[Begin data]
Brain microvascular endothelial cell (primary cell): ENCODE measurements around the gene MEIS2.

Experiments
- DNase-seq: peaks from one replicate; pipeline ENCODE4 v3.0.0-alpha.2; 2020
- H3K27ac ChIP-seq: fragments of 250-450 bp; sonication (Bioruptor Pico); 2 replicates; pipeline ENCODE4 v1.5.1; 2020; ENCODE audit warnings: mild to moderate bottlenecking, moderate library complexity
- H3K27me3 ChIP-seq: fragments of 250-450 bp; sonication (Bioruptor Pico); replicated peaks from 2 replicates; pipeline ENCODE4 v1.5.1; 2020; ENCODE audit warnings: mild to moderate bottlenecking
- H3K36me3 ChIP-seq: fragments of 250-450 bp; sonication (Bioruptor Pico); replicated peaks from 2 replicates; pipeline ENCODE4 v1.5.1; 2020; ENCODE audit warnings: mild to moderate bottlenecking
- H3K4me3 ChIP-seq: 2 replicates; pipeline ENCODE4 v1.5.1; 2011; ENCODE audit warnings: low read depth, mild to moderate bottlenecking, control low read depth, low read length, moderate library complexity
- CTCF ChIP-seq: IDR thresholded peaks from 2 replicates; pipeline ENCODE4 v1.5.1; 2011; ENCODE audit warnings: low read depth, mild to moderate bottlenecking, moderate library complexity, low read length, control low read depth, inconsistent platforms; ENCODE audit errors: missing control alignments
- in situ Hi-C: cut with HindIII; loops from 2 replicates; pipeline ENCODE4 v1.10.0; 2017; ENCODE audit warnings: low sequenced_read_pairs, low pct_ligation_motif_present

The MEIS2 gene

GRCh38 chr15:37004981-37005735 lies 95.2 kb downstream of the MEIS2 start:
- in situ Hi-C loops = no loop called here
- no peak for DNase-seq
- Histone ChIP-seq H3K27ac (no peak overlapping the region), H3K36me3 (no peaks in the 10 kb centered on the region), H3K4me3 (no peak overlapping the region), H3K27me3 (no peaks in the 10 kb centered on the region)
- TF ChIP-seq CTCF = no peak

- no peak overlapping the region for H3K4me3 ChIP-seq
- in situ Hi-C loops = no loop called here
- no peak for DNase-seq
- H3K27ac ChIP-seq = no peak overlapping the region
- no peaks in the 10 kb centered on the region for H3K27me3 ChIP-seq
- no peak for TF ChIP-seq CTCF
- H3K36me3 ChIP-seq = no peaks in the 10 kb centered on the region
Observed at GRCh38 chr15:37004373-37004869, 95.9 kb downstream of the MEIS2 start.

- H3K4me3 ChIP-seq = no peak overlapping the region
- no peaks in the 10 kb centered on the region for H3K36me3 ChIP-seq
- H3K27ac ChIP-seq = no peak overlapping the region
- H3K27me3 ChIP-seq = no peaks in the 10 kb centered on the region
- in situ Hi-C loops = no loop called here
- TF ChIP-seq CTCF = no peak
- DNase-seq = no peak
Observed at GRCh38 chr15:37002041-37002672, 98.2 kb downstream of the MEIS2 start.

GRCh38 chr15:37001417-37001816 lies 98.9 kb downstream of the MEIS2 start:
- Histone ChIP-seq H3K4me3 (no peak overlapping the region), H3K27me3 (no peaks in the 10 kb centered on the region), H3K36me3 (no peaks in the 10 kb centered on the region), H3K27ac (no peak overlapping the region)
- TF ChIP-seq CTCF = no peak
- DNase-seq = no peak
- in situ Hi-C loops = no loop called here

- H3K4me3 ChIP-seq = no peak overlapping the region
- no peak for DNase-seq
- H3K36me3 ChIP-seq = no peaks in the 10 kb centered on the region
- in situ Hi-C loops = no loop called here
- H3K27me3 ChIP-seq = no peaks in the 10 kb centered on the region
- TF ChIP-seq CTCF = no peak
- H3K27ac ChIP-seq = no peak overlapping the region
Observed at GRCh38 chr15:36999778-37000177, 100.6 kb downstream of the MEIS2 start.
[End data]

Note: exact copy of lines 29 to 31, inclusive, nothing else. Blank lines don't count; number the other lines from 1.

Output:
- TF ChIP-seq CTCF = no peak
- DNase-seq = no peak
Observed at GRCh38 chr15:37002041-37002672, 98.2 kb downstream of the MEIS2 start.